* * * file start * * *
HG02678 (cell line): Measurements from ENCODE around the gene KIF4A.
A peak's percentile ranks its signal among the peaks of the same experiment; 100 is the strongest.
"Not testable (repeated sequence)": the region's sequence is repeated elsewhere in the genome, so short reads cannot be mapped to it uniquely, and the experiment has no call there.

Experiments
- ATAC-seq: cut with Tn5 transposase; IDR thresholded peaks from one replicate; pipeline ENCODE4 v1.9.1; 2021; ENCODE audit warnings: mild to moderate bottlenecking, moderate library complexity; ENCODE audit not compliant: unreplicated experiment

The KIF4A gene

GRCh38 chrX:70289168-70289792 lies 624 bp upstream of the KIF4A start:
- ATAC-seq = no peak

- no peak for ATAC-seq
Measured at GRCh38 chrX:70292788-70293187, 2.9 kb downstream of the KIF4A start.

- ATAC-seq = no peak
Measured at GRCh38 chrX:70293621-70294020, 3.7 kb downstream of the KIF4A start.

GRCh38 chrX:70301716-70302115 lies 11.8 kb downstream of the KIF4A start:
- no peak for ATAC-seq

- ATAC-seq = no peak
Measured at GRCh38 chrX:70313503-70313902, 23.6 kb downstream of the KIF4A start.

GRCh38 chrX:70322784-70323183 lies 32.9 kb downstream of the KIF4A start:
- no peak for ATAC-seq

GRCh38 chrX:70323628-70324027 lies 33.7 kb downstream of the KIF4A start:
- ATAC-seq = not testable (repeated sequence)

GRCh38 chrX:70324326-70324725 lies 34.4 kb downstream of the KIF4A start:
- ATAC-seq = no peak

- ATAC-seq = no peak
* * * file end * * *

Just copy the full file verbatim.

HG02678 (cell line): Measurements from ENCODE around the gene KIF4A.
A peak's percentile ranks its signal among the peaks of the same experiment; 100 is the strongest.
"Not testable (repeated sequence)": the region's sequence is repeated elsewhere in the genome, so short reads cannot be mapped to it uniquely, and the experiment has no call there.

Experiments
- ATAC-seq: cut with Tn5 transposase; IDR thresholded peaks from one replicate; pipeline ENCODE4 v1.9.1; 2021; ENCODE audit warnings: mild to moderate bottlenecking, moderate library complexity; ENCODE audit not compliant: unreplicated experiment

The KIF4A gene

GRCh38 chrX:70289168-70289792 lies 624 bp upstream of the KIF4A start:
- ATAC-seq = no peak

- no peak for ATAC-seq
Measured at GRCh38 chrX:70292788-70293187, 2.9 kb downstream of the KIF4A start.

- ATAC-seq = no peak
Measured at GRCh38 chrX:70293621-70294020, 3.7 kb downstream of the KIF4A start.

GRCh38 chrX:70301716-70302115 lies 11.8 kb downstream of the KIF4A start:
- no peak for ATAC-seq

- ATAC-seq = no peak
Measured at GRCh38 chrX:70313503-70313902, 23.6 kb downstream of the KIF4A start.

GRCh38 chrX:70322784-70323183 lies 32.9 kb downstream of the KIF4A start:
- no peak for ATAC-seq

GRCh38 chrX:70323628-70324027 lies 33.7 kb downstream of the KIF4A start:
- ATAC-seq = not testable (repeated sequence)

GRCh38 chrX:70324326-70324725 lies 34.4 kb downstream of the KIF4A start:
- ATAC-seq = no peak

- ATAC-seq = no peak